Posted by Mayo Clinic (@mayoclinic) · Nov 6, 2013
Life after C. difficile
Dianne Shea thought that the fevers, chills, vomiting, nausea and endless bouts of diarrhea from C. diff would take away her independence. But after a fecal transplant, she says, "My life began again."
I've been a paraplegic and a Mayo Clinic patient for more than 10 years. My legs decided to stop working over a period of just a few short months due to a spinal tumor. So I didn't think I was a stranger to adversity. Then I met a nasty little bug they call C. difficile. The name is not ironic. At first I thought I had a very violent form of the flu with fevers, chills, vomiting, nausea and (the worst by far) countless, endless bouts of diarrhea.
My days were filled with nothing more than being assisted to the bathroom, cleaning up, getting back into bed, then starting all over again, weaker than before. I required around-the-clock care. I couldn't get dressed, could hardly eat anything, didn't have enough energy to do the smallest of tasks, and couldn't have any fun. Most importantly, I couldn't get through physical therapies for my legs.
I never dared go outside my home (even on holidays) because of the great fear of C. diff acting up. Often my family had to call an ambulance, and I went in and out of hospitals, not staying at home for any longer than two weeks at a time for the next year. I was terrified that C. diff. would be the thing that made me lose my independence.
I had heard about a new procedure that sounded gross — described as a “fecal transplant” — but that had a huge success rate in solving the C. diff. problem. After losing a year of my life to suffering, I thought I should at least find out about it. And I was put in touch with Dr. Darrell Pardi and Dr. Sahil Khanna from Mayo Clinic.
They were wonderful doctors and educated me on the procedure, its risks and benefits, how it was done, etc. I wanted my transplant as fast as could be arranged! First, I needed a donor. My daughter and son both agreed, but my daughter was the lucky one to go through a few pre-transplant blood tests and checkup. Then I checked into Saint Marys Hospital and did the prep work, which was nothing more than what you would do for a colonoscopy.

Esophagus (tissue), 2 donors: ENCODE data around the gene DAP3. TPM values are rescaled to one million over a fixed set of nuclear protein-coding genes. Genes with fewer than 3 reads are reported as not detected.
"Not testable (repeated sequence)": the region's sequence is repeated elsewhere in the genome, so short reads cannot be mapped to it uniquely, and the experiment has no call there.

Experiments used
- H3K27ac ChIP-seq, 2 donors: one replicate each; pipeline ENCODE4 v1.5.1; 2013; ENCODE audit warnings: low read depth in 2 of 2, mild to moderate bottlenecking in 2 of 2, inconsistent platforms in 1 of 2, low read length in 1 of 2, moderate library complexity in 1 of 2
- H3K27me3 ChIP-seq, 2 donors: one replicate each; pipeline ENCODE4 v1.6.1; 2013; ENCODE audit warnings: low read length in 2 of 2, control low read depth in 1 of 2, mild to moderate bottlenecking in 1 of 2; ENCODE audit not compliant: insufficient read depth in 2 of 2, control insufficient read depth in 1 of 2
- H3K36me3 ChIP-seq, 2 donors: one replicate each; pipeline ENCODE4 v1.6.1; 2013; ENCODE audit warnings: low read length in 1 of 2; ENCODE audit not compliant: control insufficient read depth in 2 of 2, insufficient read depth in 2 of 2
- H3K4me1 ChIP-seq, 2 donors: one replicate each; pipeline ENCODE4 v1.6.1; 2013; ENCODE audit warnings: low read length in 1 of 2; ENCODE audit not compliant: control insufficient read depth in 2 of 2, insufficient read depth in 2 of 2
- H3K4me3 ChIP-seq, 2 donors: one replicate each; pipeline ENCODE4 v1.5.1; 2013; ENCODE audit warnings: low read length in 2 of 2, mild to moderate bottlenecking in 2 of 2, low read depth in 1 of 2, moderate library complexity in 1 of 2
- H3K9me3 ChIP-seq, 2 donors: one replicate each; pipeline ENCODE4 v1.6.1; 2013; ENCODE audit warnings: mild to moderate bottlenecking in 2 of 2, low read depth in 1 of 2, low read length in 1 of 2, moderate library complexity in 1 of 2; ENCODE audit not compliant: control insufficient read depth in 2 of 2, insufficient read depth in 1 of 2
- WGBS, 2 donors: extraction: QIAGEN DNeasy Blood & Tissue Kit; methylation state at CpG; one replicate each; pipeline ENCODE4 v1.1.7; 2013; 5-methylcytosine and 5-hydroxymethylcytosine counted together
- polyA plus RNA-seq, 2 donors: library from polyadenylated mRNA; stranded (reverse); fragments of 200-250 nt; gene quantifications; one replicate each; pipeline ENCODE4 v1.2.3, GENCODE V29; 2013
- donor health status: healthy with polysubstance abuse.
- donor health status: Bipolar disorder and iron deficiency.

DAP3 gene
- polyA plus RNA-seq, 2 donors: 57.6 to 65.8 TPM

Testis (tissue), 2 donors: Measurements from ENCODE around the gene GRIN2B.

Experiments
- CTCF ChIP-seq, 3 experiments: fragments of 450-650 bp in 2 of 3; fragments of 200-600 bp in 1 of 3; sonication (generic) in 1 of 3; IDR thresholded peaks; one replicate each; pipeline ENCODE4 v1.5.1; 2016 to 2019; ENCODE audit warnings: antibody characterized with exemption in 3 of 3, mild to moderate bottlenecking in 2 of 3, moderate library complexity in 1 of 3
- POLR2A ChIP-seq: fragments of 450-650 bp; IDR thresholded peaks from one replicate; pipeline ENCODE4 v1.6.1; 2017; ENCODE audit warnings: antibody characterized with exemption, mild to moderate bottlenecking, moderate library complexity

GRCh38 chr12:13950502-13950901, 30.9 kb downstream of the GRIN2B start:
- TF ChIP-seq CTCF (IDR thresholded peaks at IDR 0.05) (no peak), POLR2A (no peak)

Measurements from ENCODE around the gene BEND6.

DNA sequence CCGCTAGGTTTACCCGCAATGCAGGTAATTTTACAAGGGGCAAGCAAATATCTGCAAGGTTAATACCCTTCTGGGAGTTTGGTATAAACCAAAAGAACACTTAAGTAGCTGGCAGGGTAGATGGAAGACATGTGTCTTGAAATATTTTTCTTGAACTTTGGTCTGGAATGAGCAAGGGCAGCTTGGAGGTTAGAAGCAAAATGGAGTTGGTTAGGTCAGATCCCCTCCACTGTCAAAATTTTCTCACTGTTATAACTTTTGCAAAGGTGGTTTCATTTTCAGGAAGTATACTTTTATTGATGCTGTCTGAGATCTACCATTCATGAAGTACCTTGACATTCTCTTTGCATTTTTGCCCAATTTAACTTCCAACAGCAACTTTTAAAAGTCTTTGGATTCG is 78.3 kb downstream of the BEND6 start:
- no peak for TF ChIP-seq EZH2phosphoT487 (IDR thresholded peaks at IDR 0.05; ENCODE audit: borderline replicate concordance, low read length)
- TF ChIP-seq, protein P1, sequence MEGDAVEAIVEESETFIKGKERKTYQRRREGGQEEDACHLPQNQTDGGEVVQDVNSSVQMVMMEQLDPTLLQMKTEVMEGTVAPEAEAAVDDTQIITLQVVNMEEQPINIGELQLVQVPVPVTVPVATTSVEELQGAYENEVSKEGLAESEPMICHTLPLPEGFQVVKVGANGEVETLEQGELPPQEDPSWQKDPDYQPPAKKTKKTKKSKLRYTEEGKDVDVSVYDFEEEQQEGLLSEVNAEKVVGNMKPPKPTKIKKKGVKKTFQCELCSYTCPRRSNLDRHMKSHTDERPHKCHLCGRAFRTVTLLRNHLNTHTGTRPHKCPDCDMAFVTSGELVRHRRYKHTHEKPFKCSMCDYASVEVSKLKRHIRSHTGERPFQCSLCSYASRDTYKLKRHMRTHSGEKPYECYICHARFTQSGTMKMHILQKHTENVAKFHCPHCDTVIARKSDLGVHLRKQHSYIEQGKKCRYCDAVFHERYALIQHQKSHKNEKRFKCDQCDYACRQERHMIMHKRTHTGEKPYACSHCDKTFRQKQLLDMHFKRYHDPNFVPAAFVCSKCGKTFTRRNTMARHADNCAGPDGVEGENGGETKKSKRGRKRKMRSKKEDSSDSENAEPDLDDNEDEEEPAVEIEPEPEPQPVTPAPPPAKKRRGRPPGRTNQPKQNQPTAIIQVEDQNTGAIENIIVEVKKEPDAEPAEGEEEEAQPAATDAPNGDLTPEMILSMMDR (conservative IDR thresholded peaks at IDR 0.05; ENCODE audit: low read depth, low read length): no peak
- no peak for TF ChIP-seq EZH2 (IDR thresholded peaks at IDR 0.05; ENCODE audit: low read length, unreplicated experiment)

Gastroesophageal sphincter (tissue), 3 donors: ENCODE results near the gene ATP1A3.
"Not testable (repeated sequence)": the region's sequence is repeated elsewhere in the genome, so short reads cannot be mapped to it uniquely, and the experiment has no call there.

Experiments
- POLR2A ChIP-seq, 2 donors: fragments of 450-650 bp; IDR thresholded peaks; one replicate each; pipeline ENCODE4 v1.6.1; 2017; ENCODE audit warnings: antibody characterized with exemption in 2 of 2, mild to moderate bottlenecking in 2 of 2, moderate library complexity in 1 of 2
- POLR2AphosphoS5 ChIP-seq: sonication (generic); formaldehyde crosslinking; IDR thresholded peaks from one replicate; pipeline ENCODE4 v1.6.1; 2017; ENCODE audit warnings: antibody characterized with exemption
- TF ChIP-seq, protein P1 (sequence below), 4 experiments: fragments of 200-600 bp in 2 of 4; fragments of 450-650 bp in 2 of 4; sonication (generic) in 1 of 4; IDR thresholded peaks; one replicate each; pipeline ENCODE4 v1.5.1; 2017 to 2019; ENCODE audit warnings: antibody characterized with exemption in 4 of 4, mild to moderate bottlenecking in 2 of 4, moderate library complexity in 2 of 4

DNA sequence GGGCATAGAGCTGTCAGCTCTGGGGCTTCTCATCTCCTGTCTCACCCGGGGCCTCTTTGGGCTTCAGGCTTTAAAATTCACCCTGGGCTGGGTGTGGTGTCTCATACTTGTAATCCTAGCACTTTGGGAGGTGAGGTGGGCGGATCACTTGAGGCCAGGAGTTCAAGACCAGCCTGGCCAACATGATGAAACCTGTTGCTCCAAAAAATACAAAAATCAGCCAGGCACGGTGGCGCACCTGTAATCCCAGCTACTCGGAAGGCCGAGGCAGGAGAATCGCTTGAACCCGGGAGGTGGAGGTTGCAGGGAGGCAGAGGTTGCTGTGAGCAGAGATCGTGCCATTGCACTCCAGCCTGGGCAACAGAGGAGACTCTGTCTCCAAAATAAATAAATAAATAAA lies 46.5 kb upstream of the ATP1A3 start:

The next morning my daughter did her part. (She jokes to this day that she never felt such pressure to do what she does every morning.) Then I was wheeled to the OR. Dr. Pradi had done such a fabulous job preparing me for the procedure that I wasn't worried. The number of doctors and medical personnel that came to the procedure was interesting. I didn't feel, see or hear anything, and the next thing I remember was being told every thing's over, and it all went wonderfully. It wasn't the most fun, but after living with C. diff., it was just another day.
I remember lying in my hospital bed holding my breath and waiting for the cramps, chills, fevers and diarrhea to start. Minutes ticked by. Then hours, nothing. I moved around in bed, nothing. I sat up, nothing. I ate a real meal, with salad, fruit and dairy, but not a cramp, pain, or even the urge to use the bathroom. I slept uninterrupted. (Oh, to know what that felt like again!) I went home still waiting for something to happen, and nothing did. Each day I got stronger, healthier and happier. I started to go out, at first for a few minutes, and then I got really brave and went shopping, got my hair done, went to a movie, and went out to lunch (and ate). My life began again!
I didn't realize how ill I had become until I wasn't ill any longer. I didn't have to worry about being out and unprepared anymore. I could go out and focus on having a good time. It was a miracle. Thanks to the doctors and staff of Mayo Clinic and my family, I have my life back again.
My advice to others: Don't suffer with this disease. Don't be afraid of the procedure, don't wait one more minute, and don't suffer any longer. Start living again.
In the video below, Diane shares more of her story.
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